The university seems intent on allowing our contracts, most of which end between June and September, to expire. This suspicion is reinforced by Carol Ford’s suggestion in her June 8th all-staff email that the University would “not be able to confirm AL/GTT requirements for the next academic year until student numbers and choices for the 20/21 academic year are clear”. We cannot wait until the autumn, well after most of our contracts expire, to find out if we will have a job at Goldsmiths next academic year.
The University is not being open about the fact these layoffs constitute redundancy for a huge proportion (perhaps around half) of academic staff, which will surely mean significant increases in workload for remaining staff and/or cutting courses and reducing the teaching time to which students are entitled. As such, the University’s plans should be the subject of collective consultation with the unions – including the Student Union.
Please donate to our solidarity fund for causalised staff facing job losses: https://opencollective.com/goldsmithsmutualaid
As protests continue in the USA and worldwide against racism and police brutality, we are beginning to see organised labour take action as part of the movement.
During protests in Minneapolis and New York, members of transport workers’ unions refused to drive buses for arrestee transport. On 9 June, members of the International Longshore and Warehouse Union (ILWU), a dockworkers’ union with a long history of striking over political issues, conducted a work stoppage to protest the murder of George Floyd. The stoppage, which involved locals in numerous west coast ports, lasted nine minutes, the length of time police officer Derek Chauvin knelt on Floyd’s neck.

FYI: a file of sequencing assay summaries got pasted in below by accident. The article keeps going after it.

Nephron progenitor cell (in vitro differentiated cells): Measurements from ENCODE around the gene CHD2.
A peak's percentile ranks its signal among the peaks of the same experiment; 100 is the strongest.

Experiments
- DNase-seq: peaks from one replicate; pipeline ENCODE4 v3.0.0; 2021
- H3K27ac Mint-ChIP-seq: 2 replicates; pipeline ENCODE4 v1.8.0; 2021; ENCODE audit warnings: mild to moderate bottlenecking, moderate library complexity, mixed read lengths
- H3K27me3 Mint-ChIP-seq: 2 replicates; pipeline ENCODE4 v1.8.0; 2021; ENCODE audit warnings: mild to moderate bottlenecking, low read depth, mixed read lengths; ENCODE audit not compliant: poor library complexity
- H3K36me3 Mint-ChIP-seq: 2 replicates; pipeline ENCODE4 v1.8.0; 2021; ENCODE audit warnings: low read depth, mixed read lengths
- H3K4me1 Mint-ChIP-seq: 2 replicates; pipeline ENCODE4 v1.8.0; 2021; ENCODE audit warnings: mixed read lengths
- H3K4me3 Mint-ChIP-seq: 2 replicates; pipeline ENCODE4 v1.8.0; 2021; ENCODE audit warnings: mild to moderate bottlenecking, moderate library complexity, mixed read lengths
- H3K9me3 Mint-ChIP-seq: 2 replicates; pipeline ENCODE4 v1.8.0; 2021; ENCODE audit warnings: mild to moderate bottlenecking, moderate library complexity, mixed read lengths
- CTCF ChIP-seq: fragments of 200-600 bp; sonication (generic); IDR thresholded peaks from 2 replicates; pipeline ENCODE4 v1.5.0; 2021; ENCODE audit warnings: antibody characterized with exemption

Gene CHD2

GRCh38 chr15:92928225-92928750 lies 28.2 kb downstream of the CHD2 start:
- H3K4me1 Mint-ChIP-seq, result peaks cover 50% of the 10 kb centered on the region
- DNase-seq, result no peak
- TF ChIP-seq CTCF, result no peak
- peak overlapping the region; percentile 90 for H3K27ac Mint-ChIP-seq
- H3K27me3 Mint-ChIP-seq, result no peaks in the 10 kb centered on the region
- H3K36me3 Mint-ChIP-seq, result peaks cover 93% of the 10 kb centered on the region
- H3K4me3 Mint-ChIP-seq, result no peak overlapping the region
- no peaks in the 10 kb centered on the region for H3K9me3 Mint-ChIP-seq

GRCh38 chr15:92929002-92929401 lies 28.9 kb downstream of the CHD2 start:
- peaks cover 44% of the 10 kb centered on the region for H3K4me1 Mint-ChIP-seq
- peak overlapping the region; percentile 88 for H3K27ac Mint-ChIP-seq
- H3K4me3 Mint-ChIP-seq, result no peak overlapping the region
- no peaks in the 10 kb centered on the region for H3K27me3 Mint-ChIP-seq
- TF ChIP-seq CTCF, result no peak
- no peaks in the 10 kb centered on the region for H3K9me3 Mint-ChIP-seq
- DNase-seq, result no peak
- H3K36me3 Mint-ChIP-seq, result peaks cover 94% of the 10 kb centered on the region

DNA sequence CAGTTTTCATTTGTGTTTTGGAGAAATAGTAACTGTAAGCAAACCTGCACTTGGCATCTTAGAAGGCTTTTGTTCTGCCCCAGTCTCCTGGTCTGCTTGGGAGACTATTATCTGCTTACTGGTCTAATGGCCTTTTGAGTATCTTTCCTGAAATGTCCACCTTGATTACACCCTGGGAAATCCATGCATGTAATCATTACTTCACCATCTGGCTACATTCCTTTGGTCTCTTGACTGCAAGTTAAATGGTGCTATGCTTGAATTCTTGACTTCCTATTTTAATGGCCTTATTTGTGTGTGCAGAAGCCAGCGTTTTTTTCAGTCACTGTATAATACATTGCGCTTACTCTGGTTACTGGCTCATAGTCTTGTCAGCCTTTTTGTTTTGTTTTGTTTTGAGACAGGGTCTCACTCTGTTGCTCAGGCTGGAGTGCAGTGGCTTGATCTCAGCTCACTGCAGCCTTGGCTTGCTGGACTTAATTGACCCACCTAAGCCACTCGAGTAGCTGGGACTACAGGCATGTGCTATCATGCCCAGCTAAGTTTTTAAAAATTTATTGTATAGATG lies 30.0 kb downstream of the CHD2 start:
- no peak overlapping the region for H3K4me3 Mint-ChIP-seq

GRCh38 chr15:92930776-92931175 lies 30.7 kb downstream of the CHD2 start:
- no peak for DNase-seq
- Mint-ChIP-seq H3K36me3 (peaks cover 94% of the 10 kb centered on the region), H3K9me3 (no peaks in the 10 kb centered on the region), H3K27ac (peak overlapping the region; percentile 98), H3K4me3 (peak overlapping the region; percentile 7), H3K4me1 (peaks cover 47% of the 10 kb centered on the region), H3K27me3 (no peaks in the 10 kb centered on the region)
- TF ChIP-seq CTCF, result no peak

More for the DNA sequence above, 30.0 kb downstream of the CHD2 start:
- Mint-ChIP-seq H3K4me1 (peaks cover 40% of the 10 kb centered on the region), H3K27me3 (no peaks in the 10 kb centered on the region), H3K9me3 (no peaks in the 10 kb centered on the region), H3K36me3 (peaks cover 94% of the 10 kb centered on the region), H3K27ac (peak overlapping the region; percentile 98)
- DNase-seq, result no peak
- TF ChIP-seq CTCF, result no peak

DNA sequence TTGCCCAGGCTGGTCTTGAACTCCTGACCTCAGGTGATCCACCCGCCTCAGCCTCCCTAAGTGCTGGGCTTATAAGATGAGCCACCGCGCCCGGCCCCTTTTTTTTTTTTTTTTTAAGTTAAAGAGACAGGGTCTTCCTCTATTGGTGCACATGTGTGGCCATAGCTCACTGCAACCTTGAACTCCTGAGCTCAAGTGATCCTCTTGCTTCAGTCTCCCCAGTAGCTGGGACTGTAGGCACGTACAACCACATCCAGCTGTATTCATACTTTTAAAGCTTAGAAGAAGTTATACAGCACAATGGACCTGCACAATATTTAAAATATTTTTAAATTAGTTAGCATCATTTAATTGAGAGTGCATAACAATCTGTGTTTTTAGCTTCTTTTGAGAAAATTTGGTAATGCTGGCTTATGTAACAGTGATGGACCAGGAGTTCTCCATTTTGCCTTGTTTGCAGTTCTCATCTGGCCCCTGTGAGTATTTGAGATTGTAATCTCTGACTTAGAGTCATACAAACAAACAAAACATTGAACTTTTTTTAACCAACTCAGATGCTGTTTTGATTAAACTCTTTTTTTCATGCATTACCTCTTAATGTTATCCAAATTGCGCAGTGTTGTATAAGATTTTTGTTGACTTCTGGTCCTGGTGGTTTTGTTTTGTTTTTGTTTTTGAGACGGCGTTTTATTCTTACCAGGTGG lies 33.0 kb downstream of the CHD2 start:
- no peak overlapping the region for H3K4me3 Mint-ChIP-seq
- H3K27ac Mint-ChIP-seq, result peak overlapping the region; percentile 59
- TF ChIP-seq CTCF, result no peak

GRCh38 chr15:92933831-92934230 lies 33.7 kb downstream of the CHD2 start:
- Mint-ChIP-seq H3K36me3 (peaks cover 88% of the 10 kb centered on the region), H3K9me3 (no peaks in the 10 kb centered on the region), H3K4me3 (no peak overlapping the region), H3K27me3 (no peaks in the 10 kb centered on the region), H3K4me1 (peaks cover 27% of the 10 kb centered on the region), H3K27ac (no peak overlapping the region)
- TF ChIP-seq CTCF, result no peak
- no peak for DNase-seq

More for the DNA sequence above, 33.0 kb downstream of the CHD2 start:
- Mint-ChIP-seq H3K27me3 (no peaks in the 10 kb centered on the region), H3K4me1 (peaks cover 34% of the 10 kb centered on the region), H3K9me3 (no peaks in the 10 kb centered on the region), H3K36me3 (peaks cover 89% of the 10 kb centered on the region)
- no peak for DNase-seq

Clarence Thomas, former Secretary-Treasurer of ILWU Local 10, said: “Fighting police murders and white supremacy is a class question. Let’s not forget that the vast majority of black people, and the vast majority of victims of police repression, are working class.
“For many years now, ILWU, and Local 10 in particular, has been protesting the racist policing of African Americans. And we understand that the way these murders can be stopped is when there are economic consequences. The working class has leverage — and we need to use it.”
Now ILWU members plan to respond to a call from activists for strikes to mark “Juneteenth”, the 19 June commemoration of the abolition of slavery in Texas, where slavery continued for two years after the signing of the Emancipation Proclamation in 1863. The ILWU’s Juneteenth strike is slated to last eight hours, and ILWU locals are also seeking coordination with the International Longshoremen’s Associaiton (ILA), the main east coast dockers’ union.
Anti-union laws features significantly in this picture. The ILWU is already facing the prospect of court fines that could bankrupt the union, thanks to a federal court ruling holding it responsible for losses incurred during a previous action the court deemed a “secondary boycott” – i.e., a solidarity strike, prohibited in the USA since 1947’s Taft-Hartley Act.